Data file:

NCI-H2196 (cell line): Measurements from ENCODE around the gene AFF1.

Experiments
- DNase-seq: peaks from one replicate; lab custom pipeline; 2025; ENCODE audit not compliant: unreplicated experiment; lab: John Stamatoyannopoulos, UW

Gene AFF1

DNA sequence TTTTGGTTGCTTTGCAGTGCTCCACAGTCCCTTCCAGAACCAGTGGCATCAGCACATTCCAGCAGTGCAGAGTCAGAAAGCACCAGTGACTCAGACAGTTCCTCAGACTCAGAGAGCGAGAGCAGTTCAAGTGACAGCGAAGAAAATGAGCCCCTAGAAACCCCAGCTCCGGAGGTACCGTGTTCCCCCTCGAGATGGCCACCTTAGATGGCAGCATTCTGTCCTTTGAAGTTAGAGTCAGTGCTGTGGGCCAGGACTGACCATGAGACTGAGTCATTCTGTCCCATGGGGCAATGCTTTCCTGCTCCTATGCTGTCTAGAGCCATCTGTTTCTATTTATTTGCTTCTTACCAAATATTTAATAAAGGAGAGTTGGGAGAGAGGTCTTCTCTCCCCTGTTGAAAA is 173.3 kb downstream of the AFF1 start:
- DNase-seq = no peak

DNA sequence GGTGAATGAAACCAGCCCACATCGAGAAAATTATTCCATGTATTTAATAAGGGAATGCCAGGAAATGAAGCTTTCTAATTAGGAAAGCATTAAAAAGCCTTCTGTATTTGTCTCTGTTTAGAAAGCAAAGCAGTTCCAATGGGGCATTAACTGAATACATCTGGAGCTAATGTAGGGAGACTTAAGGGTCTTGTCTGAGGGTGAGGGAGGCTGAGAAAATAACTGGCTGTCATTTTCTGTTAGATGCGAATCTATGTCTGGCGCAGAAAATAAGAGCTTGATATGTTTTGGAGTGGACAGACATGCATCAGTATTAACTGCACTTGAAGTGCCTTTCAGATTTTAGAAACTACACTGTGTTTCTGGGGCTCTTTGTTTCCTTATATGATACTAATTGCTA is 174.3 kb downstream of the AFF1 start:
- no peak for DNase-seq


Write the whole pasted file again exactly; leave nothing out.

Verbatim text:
NCI-H2196 (cell line): Measurements from ENCODE around the gene AFF1.

Experiments
- DNase-seq: peaks from one replicate; lab custom pipeline; 2025; ENCODE audit not compliant: unreplicated experiment; lab: John Stamatoyannopoulos, UW

Gene AFF1

DNA sequence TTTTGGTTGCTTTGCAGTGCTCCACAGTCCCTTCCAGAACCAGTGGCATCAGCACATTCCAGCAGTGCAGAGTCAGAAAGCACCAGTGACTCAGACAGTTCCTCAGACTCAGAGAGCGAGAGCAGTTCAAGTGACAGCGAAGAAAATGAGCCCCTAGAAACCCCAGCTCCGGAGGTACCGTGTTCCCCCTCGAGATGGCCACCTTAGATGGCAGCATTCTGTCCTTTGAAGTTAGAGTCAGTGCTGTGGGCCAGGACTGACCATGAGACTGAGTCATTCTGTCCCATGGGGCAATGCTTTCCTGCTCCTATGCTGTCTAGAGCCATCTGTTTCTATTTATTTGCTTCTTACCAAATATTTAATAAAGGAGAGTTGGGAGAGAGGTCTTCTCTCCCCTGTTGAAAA is 173.3 kb downstream of the AFF1 start:
- DNase-seq = no peak

DNA sequence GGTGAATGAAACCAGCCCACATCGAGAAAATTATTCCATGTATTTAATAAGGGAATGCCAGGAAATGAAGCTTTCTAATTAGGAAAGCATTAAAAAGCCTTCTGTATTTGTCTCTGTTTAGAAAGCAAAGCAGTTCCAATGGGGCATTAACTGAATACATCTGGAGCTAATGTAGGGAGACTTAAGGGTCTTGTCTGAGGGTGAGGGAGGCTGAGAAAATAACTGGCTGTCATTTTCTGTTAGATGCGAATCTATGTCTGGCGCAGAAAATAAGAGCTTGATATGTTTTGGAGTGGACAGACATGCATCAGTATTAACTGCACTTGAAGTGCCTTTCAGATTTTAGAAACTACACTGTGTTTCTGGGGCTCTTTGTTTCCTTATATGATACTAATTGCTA is 174.3 kb downstream of the AFF1 start:
- no peak for DNase-seq